In the tradition of The Hours and Revolutionary Road, an “exquisite meditation on motherhood, marriage, and the meaning of home” (The New York Times Book Review), set in England, Australia, and India in the early 1960s.
The only thing harder than losing home is trying to find it again.
Cambridge, 1963. Charlotte is struggling. With motherhood, with the changes brought on by marriage and parenthood, with never having the time or energy to paint. Her husband, Henry, cannot face the thought of another English winter. A brochure slipped through the mailbox—Australia brings out the best in you—gives him an idea.
Charlotte is too worn out to resist, and before she knows it they are traveling to the other side of the world. But upon their arrival in Perth, the southern sun shines a harsh light on the couple and gradually reveals that their new life is not the answer either was hoping for. Charlotte barely recognizes herself in this place where she is no longer a promising young artist, but instead a lonely housewife venturing into the murky waters of infidelity. Henry, an Anglo-Indian, is slowly ostracized at the university where he teaches poetry. Subtle at first, the ostracism soon invades his entire sense of identity.
Trapped by nostalgia, Charlotte and Henry are both left wondering if there is any place in this world where they truly belong. Which of them will make the attempt to find out? Who will succeed?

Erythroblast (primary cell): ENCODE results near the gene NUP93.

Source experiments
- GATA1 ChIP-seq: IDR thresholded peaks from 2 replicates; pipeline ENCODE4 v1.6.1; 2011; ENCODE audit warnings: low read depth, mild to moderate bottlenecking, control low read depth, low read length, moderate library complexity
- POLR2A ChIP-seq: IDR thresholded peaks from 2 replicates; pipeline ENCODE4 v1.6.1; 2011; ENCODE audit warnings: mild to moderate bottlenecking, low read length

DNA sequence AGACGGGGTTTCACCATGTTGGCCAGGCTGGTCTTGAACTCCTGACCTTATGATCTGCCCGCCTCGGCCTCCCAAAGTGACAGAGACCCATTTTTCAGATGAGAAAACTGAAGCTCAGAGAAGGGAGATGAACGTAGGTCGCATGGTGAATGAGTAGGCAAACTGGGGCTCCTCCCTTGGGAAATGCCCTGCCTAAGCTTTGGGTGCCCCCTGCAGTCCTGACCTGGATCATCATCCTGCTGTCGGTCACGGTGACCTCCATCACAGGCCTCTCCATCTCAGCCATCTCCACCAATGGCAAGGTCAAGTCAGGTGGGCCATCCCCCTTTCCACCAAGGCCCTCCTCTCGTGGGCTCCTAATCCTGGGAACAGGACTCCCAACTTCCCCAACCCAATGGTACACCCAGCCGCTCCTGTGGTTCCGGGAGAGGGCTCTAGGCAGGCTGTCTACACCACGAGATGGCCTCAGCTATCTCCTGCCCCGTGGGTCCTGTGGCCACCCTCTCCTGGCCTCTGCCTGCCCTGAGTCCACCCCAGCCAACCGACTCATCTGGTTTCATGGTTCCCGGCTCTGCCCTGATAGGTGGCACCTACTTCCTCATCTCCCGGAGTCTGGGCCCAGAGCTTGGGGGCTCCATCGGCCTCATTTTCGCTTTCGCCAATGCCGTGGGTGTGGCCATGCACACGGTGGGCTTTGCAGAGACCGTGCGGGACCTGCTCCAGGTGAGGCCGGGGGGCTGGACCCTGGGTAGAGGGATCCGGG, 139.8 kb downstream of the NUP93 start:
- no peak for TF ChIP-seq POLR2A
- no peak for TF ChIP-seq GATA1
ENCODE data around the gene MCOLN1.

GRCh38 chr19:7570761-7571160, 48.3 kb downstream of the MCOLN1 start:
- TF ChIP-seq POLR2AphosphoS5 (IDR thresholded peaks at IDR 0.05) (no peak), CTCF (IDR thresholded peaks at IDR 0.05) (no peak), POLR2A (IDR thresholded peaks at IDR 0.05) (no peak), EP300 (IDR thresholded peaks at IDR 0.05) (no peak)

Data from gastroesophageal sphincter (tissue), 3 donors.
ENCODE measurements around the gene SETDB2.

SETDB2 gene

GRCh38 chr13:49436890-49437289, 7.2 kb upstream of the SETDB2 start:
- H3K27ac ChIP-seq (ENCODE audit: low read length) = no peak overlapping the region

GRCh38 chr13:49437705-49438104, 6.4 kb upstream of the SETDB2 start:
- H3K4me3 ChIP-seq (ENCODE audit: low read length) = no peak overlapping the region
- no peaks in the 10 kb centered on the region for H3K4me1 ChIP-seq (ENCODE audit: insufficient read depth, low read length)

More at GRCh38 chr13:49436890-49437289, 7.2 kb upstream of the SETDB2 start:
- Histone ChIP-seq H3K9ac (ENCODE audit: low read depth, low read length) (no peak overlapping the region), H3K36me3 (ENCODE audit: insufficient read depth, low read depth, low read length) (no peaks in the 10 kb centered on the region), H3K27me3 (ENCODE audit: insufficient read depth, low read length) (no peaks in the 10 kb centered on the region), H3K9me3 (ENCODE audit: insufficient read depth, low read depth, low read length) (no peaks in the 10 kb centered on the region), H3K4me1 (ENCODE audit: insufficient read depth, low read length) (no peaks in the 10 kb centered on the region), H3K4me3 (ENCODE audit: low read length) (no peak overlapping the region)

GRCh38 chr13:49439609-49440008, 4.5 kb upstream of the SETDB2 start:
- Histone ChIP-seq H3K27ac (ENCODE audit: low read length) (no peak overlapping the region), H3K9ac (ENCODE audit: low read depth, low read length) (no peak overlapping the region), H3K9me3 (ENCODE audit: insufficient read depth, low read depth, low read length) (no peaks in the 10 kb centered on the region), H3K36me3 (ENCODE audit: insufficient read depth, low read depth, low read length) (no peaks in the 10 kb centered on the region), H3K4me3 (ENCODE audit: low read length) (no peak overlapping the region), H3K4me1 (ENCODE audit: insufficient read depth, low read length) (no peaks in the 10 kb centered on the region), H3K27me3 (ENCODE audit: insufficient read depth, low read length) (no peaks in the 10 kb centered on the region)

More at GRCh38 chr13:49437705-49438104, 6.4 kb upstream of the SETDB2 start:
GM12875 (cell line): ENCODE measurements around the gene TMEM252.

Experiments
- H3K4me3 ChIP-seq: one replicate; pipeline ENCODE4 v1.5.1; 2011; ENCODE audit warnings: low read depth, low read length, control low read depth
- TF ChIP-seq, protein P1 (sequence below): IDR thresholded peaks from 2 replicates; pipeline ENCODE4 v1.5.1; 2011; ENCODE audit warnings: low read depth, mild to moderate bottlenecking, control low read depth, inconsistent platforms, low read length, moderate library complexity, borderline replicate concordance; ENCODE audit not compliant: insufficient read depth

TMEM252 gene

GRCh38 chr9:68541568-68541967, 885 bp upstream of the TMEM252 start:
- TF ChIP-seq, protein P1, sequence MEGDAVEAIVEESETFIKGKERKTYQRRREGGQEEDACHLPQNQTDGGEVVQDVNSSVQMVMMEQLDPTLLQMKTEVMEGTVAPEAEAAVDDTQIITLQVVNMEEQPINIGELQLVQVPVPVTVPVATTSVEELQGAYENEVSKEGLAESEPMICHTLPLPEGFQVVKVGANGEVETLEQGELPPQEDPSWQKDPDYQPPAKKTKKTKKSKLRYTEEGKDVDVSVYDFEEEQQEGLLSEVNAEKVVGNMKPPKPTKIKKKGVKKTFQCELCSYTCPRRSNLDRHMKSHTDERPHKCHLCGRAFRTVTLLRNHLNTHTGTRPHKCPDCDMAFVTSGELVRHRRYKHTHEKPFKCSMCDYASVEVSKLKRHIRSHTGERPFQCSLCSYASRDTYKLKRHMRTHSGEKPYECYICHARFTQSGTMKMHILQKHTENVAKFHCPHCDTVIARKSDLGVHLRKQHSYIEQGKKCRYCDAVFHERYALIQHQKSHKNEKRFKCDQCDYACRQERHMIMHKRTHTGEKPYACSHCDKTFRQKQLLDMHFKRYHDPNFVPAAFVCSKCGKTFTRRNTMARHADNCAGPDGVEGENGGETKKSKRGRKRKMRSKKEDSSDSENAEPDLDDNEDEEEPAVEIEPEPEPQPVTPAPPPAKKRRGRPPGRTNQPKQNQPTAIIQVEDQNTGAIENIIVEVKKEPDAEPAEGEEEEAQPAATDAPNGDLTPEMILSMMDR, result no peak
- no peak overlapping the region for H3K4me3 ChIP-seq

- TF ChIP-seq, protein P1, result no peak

“An exquisite and clear-eyed story of the ambiguities of love and creativity, motherhood and migration…It’s a thing of beauty and honesty, as big as the whole unmoored world, and as particular as a family’s moments and moods,” says Ashley Hay, author of The Railwayman’s Wife.
A beautiful, harrowing portrait of mental illness and the endless search for home, this sophomore novel by Bishop (The Singing) depicts a gripping psychological descent that touches on the saddest of truths: once you leave, you can never truly find home again. Painter Charlotte Blackwood thrives in the gray winters of 1960s England, until the birth of her first child spirals her into a disoriented, heartbroken world of postpartum depression and loss of self. Her husband, Henry, an Anglo-Indian professor who has never felt at home in England, receives a brochure about emigration to Australia, and decides that this is what the family needs to make a new start. Overtired and pregnant again, Charlotte reluctantly agrees, and within a few years, the family is resettled in the Perth countryside. But all is not as Henry hoped: he is met with racism at his new university. Henry's questioning of his identity slowly consumes him until he can't complete the book he's writing, or get through his lectures without drifting. Charlotte, as lost as ever, finds solace in a neighbor's friend, Nicholas, as she longs for England and sinks ever deeper into a world of infidelity to find herself. Full of excellent prose, especially in descriptions of landscapes, this story leaves its characters and readers wondering what is at the root of identity and nostalgia, and what a sense of home really means.